Criminalization of Mi’kmaq and Inuk land defenders asserting Indigenous sovereignty

Published by Brent Patterson on

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On January 7 of this year, heavily armed Royal Canadian Mounted Police (RCMP) officers raided a checkpoint that had been established on Wet’suwet’en territory in British Columbia in opposition to the construction of a fracked gas pipeline.

Now, almost a year later, The Guardian reports, “Canadian police were prepared to shoot Indigenous land defenders blockading construction of a natural gas pipeline in northern British Columbia… The RCMP commanders also instructed officers to ‘use as much violence toward the gate as you want’…”

Following this news, Elizabeth Goodridge writes in The Nova Scotia Advocate, “Mere years ago we witnessed RCMP violence against Mi’kmaq land defenders in Kent County on behalf of a Texas fracking company. Before that federal fisheries officers waged war on the Mi’kmaq fishermen of Burnt Church, and in 1981 Quebec Provincial Police raided the Mi’kmaq community of Restigouche to stop it from exercising its treaty rights to fish.”

She adds, “Earlier this year RCMP blocked journalists as they arrested Alton Gas water protectors. Meanwhile, in Labrador Inuk elders and other land protectors who were arrested, continue to raise awareness of the risk of methylmercury poisoning of the water and food chain around Muskrat Falls and deadly flooding if the dam built on quick clay gives way.”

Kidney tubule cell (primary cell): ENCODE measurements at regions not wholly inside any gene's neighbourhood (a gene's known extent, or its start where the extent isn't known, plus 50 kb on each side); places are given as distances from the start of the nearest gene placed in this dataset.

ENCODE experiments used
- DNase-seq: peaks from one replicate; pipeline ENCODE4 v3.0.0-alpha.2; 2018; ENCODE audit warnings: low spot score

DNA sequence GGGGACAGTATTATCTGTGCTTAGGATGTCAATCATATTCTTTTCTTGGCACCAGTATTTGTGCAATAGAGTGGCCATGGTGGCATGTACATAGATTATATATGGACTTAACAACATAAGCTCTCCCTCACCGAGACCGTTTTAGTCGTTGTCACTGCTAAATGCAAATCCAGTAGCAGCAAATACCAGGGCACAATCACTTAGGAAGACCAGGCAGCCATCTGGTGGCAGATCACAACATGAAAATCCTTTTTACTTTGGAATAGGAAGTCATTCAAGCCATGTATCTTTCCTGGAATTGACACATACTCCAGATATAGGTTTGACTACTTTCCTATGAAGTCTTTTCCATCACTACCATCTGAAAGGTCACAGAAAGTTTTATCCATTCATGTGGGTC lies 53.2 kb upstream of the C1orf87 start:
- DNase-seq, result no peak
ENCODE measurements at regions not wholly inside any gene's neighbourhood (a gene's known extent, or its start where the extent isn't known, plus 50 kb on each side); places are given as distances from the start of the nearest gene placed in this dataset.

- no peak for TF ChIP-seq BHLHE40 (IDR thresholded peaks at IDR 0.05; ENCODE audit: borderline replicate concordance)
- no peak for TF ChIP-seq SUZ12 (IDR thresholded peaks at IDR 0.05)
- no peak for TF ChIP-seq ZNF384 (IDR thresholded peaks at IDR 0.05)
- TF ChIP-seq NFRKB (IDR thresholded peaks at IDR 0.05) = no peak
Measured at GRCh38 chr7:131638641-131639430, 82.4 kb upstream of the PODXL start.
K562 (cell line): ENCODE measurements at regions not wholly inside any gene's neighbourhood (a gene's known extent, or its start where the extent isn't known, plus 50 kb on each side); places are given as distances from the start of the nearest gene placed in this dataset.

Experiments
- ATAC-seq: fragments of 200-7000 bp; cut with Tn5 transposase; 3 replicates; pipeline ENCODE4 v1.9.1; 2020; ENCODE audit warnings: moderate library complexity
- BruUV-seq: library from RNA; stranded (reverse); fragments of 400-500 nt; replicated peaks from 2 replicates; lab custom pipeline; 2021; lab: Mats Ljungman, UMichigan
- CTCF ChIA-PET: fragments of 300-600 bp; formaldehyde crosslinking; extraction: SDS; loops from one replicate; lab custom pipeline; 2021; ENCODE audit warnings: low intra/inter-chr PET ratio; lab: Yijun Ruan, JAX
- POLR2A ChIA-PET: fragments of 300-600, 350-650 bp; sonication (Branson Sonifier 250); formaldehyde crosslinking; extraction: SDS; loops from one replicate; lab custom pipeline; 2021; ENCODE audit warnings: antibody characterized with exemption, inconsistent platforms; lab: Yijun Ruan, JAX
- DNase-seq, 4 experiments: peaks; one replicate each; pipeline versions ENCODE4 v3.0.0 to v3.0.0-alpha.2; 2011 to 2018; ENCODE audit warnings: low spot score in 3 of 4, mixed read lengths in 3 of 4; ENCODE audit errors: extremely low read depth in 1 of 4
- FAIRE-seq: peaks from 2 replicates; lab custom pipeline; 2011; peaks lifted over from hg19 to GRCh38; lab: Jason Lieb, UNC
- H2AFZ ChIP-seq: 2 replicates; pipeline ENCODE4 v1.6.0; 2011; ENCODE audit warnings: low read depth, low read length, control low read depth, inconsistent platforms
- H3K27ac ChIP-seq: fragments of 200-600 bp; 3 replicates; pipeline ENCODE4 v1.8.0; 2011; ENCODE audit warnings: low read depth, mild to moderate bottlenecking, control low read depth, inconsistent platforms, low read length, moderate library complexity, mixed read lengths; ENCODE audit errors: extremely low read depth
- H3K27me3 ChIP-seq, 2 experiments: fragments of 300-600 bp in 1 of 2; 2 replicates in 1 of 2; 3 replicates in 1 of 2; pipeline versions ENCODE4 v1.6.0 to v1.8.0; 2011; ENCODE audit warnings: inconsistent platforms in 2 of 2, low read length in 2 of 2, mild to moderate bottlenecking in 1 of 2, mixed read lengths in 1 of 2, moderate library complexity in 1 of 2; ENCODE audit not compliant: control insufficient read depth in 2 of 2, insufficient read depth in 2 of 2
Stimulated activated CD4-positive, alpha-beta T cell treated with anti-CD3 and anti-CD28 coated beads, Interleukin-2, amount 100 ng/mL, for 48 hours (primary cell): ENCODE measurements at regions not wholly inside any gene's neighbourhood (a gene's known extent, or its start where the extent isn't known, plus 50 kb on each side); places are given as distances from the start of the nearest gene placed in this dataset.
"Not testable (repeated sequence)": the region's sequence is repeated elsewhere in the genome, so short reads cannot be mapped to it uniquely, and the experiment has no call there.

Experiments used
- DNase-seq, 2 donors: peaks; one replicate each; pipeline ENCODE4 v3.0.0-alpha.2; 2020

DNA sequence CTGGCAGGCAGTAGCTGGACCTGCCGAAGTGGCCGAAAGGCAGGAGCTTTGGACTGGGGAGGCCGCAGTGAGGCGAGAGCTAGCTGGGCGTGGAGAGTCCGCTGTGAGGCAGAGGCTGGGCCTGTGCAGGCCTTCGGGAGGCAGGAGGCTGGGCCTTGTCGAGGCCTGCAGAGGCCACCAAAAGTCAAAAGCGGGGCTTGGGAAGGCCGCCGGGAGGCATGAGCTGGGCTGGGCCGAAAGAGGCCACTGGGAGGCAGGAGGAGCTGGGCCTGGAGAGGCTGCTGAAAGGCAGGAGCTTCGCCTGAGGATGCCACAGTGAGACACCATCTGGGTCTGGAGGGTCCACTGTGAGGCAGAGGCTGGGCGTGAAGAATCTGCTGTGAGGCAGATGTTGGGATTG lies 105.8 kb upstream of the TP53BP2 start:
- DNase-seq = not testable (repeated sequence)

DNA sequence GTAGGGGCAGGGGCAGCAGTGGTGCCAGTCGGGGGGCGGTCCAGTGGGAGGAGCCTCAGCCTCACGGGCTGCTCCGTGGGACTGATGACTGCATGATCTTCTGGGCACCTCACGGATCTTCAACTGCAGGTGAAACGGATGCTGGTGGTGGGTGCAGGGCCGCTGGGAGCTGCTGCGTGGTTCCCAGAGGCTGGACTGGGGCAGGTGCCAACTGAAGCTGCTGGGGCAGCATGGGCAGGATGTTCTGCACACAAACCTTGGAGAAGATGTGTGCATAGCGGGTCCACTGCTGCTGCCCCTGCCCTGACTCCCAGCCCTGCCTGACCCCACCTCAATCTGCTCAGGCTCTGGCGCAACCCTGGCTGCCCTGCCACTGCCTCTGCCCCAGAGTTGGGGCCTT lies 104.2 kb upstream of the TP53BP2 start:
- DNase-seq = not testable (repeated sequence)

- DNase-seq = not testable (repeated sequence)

Overall, Goodridge comments, “Violence and incarceration of Indigenous land and water protectors in defense of corporate interest is the de facto response to land defenders asserting indigenous sovereignty.”

Peace Brigades International

The Peace Brigades International-North America Project visited the frontlines of numerous Indigenous struggles including Esgenoopetitj in 1999, where the Mi’kmaq challenged federal rules on their right to fish in Burnt Church, New Brunswick.

The PBI-North America Project also visited Nitassinan in December 1992 to report on the destructive impact of Hydro Quebec’s dams on the Innu people. You can read more about that at PBI and the Innu’s historic opposition to the SM-3 hydroelectric dam in Nitassinan.

Presently, Peace Brigades International field projects accompany Indigenous land defence struggles against mining, hydroelectric dams, logging, wind power and various other extractive megaprojects in Mexico, Honduras, Guatemala and Colombia.

United Nations and Indigenous rights

The United Nations Special Rapporteur on the rights of Indigenous peoples Victoria Tauli-Corpuz has stated, “Disregard of indigenous rights of traditional lands ownership breeds tensions, subsequent violence and criminalization, as indigenous peoples become trespassers or illegal occupants of their own lands.”

Tauli-Corpuz highlights, “Protecting indigenous land rights defenders is not only a human rights imperative – but also urgent to mitigating the climate crisis.”

UN Special Rapporteurs Leo Heller and Michel Forst have also expressed concern about the risks faced by land and environmental rights defenders opposed to mega-projects on their territory.

To read Elizabeth Goodridge’s article, please go to Lethal force revelations nothing new for Indigenous activists in Mi’kma’ki and Labrador.

Photo of Amanda Polchies of the Elsipogtog First Nation by Ossie Michelin.

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